On psychiatric evaluation (SD), it was revealed that 20 days before the onset of symptoms, he witnessed his mother’s death followed by a crisis within the family related to inheritance issues. During the episodes of drop attacks, it was found that there were crying spells. There was no history suggestive of a mood disorder or a psychotic disorder. Past history or family history for psychiatric disorders was negative. On mental status examination, he looked older than his stated age, was shabbily dressed with a partially overgrown beard, and reported anxious mood with appropriate affect. His thought disturbance revealed ideas of helplessness and rumination related to his mother’s death. A diagnosis of conversion disorder was made, and a 45- to 50-minute therapeutic interview, aimed at catharsis of the repressed feelings, was conducted. The patient cried during the interview and expressed his stresses as well as ongoing conflicts. He was prescribed tablet lorazepam, 2 mg/day at night time. On follow-up after 7 days, it was found that his drop attacks had stopped completely. He was advised to continue with the same treatment, and on follow-up visits at 15 days, 30 days, 45 days, and 60 days, the patient did not report any drop attacks.
The conglomerate of signs and symptoms in neurology and psychiatry has historically proven difficult to differentiate. This case report discusses the possibility of a causal relationship between the MRI-identified lesion, the somatic symptom, and the psychiatric disorder.
Although space-occupying lesions in the posterior fossa are known to cause drop attacks, sudden onset and persistence of the attacks in the absence of any complication, and the immediate response to catharsis interview and lorazepam treatment, point toward its psychogenic origin. Arachnoid cysts are usually asymptomatic (even when the cyst is quite large) and are often an incidental finding on imaging.3 Continuation of drop attacks even after control of hypertension ruled out its role.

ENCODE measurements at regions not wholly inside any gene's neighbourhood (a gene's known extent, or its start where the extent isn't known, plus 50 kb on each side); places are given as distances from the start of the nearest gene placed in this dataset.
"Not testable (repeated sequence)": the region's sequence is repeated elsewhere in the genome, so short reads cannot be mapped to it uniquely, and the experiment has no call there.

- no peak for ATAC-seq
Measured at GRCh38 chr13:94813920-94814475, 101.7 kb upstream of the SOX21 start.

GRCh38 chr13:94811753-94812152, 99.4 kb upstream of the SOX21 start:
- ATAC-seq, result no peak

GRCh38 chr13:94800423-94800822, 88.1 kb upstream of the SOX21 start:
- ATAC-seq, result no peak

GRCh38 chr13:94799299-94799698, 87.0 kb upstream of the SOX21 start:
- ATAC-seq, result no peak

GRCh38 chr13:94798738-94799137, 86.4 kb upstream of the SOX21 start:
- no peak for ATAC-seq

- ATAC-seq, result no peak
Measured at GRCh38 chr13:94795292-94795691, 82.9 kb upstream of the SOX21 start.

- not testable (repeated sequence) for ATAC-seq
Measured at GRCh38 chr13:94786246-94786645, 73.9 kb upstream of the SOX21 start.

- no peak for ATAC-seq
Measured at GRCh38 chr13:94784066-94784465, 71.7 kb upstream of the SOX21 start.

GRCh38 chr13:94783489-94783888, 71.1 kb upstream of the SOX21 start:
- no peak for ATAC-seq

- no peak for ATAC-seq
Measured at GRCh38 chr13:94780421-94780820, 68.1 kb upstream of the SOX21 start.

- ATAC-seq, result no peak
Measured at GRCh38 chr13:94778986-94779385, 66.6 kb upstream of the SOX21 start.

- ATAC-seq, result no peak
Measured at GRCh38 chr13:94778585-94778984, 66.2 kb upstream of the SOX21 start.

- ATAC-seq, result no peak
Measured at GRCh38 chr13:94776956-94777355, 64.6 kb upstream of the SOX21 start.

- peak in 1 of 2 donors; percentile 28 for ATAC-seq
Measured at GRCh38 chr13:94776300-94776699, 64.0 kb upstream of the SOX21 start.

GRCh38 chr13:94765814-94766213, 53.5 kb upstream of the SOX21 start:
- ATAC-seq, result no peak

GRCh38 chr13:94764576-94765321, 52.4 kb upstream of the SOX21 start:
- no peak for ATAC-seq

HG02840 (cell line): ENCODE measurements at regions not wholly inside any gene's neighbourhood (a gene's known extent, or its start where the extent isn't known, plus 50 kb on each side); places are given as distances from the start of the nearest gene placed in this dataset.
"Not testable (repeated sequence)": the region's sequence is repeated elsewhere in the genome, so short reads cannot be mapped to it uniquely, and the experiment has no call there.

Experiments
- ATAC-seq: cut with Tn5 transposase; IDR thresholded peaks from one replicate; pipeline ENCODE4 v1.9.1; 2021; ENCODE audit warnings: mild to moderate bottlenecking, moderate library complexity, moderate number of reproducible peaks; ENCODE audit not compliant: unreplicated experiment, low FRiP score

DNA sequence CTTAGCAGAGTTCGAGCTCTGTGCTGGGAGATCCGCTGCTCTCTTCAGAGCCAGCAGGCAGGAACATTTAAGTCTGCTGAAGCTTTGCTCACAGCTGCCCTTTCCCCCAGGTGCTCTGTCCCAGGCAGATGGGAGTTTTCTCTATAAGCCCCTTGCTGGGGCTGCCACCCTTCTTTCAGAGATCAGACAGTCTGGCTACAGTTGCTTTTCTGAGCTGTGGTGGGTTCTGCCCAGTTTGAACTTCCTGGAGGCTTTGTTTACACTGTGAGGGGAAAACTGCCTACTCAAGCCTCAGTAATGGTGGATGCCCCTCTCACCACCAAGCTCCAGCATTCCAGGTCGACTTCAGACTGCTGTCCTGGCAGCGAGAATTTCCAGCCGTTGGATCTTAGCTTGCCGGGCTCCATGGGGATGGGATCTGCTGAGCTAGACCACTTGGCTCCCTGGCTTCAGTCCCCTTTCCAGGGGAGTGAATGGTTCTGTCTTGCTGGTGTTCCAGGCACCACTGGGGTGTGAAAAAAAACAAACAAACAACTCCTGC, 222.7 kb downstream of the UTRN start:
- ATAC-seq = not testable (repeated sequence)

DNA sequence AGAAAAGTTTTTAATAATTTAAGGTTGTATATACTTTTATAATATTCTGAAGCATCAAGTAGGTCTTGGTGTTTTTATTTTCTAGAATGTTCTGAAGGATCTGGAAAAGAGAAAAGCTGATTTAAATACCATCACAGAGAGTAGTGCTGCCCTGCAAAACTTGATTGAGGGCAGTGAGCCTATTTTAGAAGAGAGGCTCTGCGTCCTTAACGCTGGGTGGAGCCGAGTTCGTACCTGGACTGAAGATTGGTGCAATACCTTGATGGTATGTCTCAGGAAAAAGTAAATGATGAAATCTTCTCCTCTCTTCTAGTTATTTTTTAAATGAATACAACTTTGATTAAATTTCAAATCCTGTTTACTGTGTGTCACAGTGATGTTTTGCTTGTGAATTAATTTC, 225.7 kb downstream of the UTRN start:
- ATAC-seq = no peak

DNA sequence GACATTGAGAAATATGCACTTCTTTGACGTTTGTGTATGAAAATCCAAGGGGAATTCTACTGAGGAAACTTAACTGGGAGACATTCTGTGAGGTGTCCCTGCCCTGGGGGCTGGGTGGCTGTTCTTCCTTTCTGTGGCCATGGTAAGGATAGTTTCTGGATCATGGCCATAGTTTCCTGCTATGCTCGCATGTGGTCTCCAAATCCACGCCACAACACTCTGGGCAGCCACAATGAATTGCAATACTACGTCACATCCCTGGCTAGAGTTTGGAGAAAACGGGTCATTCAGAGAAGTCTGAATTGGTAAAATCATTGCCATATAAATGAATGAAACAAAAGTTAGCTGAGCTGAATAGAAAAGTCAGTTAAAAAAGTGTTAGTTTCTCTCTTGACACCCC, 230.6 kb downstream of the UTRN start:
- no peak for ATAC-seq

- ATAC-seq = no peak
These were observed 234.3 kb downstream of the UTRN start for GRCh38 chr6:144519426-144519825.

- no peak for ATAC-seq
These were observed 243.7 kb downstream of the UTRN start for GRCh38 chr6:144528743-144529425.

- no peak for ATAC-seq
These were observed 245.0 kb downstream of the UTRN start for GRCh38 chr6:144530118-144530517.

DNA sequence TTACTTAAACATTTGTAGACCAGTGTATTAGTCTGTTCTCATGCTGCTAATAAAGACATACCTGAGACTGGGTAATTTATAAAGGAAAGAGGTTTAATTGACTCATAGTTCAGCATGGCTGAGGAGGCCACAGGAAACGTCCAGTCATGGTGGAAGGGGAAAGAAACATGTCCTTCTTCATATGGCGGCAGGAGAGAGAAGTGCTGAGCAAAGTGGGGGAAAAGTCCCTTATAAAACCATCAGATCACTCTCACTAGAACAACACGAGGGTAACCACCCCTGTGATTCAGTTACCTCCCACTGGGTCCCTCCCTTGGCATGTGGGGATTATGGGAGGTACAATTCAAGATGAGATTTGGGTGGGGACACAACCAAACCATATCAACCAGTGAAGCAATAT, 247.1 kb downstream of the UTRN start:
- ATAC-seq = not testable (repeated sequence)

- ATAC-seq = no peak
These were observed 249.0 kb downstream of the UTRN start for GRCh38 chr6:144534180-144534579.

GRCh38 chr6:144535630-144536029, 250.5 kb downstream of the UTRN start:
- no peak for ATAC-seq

It is possible that the patient’s neurological lesion coexisted with the psychiatric disorder and that it was an incidental finding without functional importance or correlation.
It may be possible that the conversion disorder itself may have its origin in the organic pathology. In patients diagnosed with conversion disorder, evidence of current or previous comorbid neurological disorders is reported to be 18% to 64%. What is typically seen in these comorbid neurological and psychiatric conditions is an elaboration of symptoms stemming from the original organic lesion.4 Cerebellar lesions have been correlated to various psychiatric disorders, including schizophrenia, in the literature.5 There have also been reports of patients hospitalized for psychiatric symptoms who were later found to be having cerebellar pathology.6
The interesting aspect of this case report is that although studies mention various types of conversion syndromes in neurology patients, drop attacks have been reported less frequently.7 Also, to the best of our knowledge, in the very few case reports available in the literature, arachnoid cyst has been mainly correlated with psychosis, but never with conversion disorder.8
Thus, treatment programs in neurology are likely to be more successful if there is close collaboration between neurologists, consultation-liaison psychiatrists, psychologists, and general practitioners.